Friday, September 24, 2010

Donald Critchlow - Phyllis Schlafly and Grassroots Conservatism: A Woman's Crusade

So, ok, Critchlow is an historian, and this is a scholarly historical work - as such, it might not appeal to the casual reader interested in the grassroots conservative movement or Mrs. Schlafly. You have been given fair warning.

That being said, this was a surprisingly interesting book on a subject that I know not very much about. One of the things I found interesting was that I found myself becoming sympathetic towards Schlafly. As is often the case, Schlafly's story is quite complicated - a staunch conservative, she contended that a woman's place was both in the home AND in politics - that women were and should be the moral arbiters in the US political arena. For most of her career (which isn't necessarily over yet), Schlafly was an advocate of conservative positions within the Republican party, and a strong supporter of a dominant nuclear policy, but not really a public figure. Her stance against the ERA in the 1970s put her on a much bigger public stage, but that stance was entirely consistent with her position about the role of women in society. She (and many others, women and men) felt that the ERA undermined the unique position of women within American society as arbiters of morality, and stripped women of numerous social and legal protections, especially the protection against being placed in combat, and protections against being placed in dangerous industrial jobs. (This position, incidentally, was shared by a number of women within the labor union movement - although they wanted to see the sort of protections which covered women extended to their male counterparts, and Schlafly doesn't seem to have had an opinion on that issue one way or the other.) Schlafly's opposition to the ERA is clearly marked by her privileged position as a middle to upper-class white woman - she will never have to choose between taking a lower paying (but safer) job, or fighting for a higher paying (but less safe) one - but the supporters of ERA were often equally privileged, fighting against systems which keep women out of professional work rather than the system which protects them from dangerous industrial labor.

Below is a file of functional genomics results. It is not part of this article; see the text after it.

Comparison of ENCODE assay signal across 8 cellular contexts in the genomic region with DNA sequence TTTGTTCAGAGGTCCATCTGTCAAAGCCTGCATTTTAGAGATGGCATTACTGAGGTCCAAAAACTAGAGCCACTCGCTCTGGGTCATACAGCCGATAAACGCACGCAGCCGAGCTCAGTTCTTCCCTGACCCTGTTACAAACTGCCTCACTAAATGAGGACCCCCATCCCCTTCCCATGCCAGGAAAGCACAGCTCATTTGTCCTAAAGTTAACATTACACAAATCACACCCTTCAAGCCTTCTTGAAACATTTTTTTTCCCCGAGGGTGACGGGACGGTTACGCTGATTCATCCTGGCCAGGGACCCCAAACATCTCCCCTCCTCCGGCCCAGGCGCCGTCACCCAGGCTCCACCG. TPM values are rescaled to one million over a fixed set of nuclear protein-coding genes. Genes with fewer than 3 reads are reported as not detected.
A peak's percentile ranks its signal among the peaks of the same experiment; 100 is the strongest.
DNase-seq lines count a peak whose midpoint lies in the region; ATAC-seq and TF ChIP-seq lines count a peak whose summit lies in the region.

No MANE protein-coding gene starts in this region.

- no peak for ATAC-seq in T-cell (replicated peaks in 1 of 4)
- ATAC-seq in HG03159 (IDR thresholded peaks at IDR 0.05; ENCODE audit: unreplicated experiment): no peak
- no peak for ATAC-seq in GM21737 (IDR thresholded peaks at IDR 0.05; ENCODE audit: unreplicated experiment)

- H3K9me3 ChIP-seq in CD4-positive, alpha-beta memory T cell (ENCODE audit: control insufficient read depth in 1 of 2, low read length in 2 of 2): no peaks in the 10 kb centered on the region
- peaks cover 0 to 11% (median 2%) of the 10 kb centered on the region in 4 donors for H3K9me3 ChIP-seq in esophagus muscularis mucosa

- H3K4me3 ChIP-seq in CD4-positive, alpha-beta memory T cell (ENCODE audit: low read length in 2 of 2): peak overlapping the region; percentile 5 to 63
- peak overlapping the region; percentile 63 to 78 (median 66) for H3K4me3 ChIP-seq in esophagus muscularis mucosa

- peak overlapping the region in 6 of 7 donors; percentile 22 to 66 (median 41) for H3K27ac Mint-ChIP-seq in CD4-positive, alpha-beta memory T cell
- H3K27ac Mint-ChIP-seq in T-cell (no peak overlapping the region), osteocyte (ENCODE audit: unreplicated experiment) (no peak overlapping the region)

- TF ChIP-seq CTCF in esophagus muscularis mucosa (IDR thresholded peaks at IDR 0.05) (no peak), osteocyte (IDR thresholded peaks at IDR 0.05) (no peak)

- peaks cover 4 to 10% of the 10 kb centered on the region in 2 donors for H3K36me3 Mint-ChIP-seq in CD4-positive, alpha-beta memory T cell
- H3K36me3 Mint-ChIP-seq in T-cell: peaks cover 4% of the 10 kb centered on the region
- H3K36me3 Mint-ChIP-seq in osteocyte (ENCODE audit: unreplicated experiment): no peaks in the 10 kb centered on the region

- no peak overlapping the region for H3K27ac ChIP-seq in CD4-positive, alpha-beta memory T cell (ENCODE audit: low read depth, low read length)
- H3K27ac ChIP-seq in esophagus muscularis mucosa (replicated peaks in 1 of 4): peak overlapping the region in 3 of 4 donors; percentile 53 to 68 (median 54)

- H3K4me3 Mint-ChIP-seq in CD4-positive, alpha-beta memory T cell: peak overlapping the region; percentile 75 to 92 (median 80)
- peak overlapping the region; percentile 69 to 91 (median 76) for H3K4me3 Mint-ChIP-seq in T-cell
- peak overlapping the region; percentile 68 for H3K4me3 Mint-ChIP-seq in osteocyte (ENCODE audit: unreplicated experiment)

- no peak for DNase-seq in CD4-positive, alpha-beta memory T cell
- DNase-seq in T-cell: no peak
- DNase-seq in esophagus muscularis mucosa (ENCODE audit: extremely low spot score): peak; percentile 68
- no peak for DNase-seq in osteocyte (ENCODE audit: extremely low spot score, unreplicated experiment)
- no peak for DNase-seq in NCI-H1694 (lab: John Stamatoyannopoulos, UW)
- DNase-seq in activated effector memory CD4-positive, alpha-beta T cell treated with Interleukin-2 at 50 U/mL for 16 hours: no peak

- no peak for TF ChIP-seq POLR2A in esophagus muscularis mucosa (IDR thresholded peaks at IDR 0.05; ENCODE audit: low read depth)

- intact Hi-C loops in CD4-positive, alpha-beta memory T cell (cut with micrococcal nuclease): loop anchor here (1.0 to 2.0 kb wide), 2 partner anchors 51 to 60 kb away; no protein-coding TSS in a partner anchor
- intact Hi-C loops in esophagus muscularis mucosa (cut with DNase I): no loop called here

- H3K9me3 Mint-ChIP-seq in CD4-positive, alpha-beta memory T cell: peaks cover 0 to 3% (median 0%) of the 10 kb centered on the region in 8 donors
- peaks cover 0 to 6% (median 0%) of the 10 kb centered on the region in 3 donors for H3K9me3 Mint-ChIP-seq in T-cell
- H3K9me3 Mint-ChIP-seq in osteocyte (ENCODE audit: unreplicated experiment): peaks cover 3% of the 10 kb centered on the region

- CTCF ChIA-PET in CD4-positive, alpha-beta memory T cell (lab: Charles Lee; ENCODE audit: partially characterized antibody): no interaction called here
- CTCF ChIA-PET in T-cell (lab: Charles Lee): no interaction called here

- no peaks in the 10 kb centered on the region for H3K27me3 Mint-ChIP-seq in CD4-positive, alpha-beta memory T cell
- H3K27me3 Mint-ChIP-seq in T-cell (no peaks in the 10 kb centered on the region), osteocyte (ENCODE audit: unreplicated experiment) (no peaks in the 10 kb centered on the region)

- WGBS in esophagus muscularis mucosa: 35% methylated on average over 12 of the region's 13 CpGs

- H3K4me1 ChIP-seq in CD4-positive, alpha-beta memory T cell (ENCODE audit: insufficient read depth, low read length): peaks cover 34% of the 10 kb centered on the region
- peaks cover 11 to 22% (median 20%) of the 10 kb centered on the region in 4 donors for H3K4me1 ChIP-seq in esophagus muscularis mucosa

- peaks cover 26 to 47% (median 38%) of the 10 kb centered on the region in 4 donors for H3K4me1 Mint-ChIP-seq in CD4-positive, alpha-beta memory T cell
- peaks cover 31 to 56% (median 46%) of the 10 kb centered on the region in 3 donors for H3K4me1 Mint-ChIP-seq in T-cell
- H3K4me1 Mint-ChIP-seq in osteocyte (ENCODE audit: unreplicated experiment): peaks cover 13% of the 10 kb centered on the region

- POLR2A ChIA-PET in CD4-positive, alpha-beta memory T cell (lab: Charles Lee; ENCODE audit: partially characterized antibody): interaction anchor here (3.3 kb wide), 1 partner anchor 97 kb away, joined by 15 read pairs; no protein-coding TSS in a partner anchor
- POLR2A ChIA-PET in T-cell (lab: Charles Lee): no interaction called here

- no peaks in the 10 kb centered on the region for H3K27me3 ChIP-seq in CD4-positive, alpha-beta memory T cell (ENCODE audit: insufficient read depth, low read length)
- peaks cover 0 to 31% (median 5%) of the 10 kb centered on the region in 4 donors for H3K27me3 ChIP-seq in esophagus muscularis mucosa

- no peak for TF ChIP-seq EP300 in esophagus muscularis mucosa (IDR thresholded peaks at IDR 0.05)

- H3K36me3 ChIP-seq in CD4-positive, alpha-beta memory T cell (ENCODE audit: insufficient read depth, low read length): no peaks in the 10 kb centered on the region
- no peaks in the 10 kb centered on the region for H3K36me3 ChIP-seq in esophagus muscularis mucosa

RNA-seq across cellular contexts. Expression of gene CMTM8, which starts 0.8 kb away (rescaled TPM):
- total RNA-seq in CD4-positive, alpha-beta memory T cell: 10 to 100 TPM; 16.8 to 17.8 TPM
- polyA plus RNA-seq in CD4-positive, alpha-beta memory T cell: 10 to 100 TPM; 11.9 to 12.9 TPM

The biggest revelation for me was the idea that, if Schlafly had won her election as president of the National Federation of Republican Women, the US would be a much better place. After the 1968 election, where Schlafly campaigned for Barry Goldwater (who lost), she was effectively drummed out of the NFRW by moderate members in leadership. Those moderates made heavy handed use of non-democratic methods to get Schlafly out - but if they had not done so, Schlafly would have had both a bully pulpit AND a responsibility which would have kept her busy. Plus, any situation which results in increased democracy can't be all bad, so any situation which reduces democracy must be at least partially bad.

Wednesday, September 22, 2010

blog? I have a blog? What? (very late Monday library post for Sept. 20)

Beth Fertig - Why Can't U Teach Me 2 Read?

So, I'd seen this before, and pondered it - it's a story about a teacher teaching three kids with learning disabilities to read. They sued New York City to ensure that they were taught how to read. Apparently, it's about the problems with all of the possible ways of teaching students to read - what is the best way? Anyway, I rejected it the last time I saw it, but the topic of "the right way" to teach came up somewhere recently, so when I saw this again, I grabbed it.

I'm also waiting on a pair of other books, which will hopefully arrive before the end of the week. And I'm almost finished the Phyllis Schlafly book, which is more interesting than I expected. (and also useful re: dissertation.)

Sunday, September 19, 2010

All I intend to say about Elizabeth Moon re: Park 51

1) Her history, both in regards to immigration into the US and Islam in the US, is badly wrong. Her statements are based on wrong assumptions about the history of immigration and about the history of Islam in American. I can go into a little more detail if necessary, but really, if the underlying assumptions are wrong, then the statements are going to be wrong, and cannot get less wrong without revising the underlying assumptions. At this point, she seems unwilling to do such revision.